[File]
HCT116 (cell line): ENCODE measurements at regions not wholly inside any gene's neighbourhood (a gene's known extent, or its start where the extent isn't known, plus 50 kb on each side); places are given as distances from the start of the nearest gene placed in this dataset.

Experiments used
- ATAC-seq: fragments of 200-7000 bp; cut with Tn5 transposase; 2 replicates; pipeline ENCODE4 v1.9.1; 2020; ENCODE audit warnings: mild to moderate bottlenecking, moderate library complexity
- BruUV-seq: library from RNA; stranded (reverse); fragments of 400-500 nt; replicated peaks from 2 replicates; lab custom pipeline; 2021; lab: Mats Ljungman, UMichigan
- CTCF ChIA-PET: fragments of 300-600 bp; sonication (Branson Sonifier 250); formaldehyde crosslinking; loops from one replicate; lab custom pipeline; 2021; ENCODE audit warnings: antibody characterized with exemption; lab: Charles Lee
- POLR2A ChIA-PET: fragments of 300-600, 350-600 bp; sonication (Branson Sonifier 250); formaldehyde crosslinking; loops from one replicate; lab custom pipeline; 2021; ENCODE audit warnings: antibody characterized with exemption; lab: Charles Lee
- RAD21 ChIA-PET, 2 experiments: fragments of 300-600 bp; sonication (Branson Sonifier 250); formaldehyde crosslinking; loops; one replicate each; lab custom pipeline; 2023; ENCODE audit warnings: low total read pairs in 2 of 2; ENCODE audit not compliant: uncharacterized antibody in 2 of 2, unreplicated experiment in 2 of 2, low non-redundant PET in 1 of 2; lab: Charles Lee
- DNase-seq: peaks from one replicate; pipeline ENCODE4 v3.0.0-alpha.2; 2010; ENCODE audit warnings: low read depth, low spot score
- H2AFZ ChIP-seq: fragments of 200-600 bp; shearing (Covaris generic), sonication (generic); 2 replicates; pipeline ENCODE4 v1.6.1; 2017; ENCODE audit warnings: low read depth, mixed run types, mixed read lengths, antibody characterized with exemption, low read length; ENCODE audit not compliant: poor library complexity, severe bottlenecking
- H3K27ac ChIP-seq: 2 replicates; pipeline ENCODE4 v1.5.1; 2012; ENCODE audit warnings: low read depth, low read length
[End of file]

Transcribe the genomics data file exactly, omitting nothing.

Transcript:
HCT116 (cell line): ENCODE measurements at regions not wholly inside any gene's neighbourhood (a gene's known extent, or its start where the extent isn't known, plus 50 kb on each side); places are given as distances from the start of the nearest gene placed in this dataset.

Experiments used
- ATAC-seq: fragments of 200-7000 bp; cut with Tn5 transposase; 2 replicates; pipeline ENCODE4 v1.9.1; 2020; ENCODE audit warnings: mild to moderate bottlenecking, moderate library complexity
- BruUV-seq: library from RNA; stranded (reverse); fragments of 400-500 nt; replicated peaks from 2 replicates; lab custom pipeline; 2021; lab: Mats Ljungman, UMichigan
- CTCF ChIA-PET: fragments of 300-600 bp; sonication (Branson Sonifier 250); formaldehyde crosslinking; loops from one replicate; lab custom pipeline; 2021; ENCODE audit warnings: antibody characterized with exemption; lab: Charles Lee
- POLR2A ChIA-PET: fragments of 300-600, 350-600 bp; sonication (Branson Sonifier 250); formaldehyde crosslinking; loops from one replicate; lab custom pipeline; 2021; ENCODE audit warnings: antibody characterized with exemption; lab: Charles Lee
- RAD21 ChIA-PET, 2 experiments: fragments of 300-600 bp; sonication (Branson Sonifier 250); formaldehyde crosslinking; loops; one replicate each; lab custom pipeline; 2023; ENCODE audit warnings: low total read pairs in 2 of 2; ENCODE audit not compliant: uncharacterized antibody in 2 of 2, unreplicated experiment in 2 of 2, low non-redundant PET in 1 of 2; lab: Charles Lee
- DNase-seq: peaks from one replicate; pipeline ENCODE4 v3.0.0-alpha.2; 2010; ENCODE audit warnings: low read depth, low spot score
- H2AFZ ChIP-seq: fragments of 200-600 bp; shearing (Covaris generic), sonication (generic); 2 replicates; pipeline ENCODE4 v1.6.1; 2017; ENCODE audit warnings: low read depth, mixed run types, mixed read lengths, antibody characterized with exemption, low read length; ENCODE audit not compliant: poor library complexity, severe bottlenecking
- H3K27ac ChIP-seq: 2 replicates; pipeline ENCODE4 v1.5.1; 2012; ENCODE audit warnings: low read depth, low read length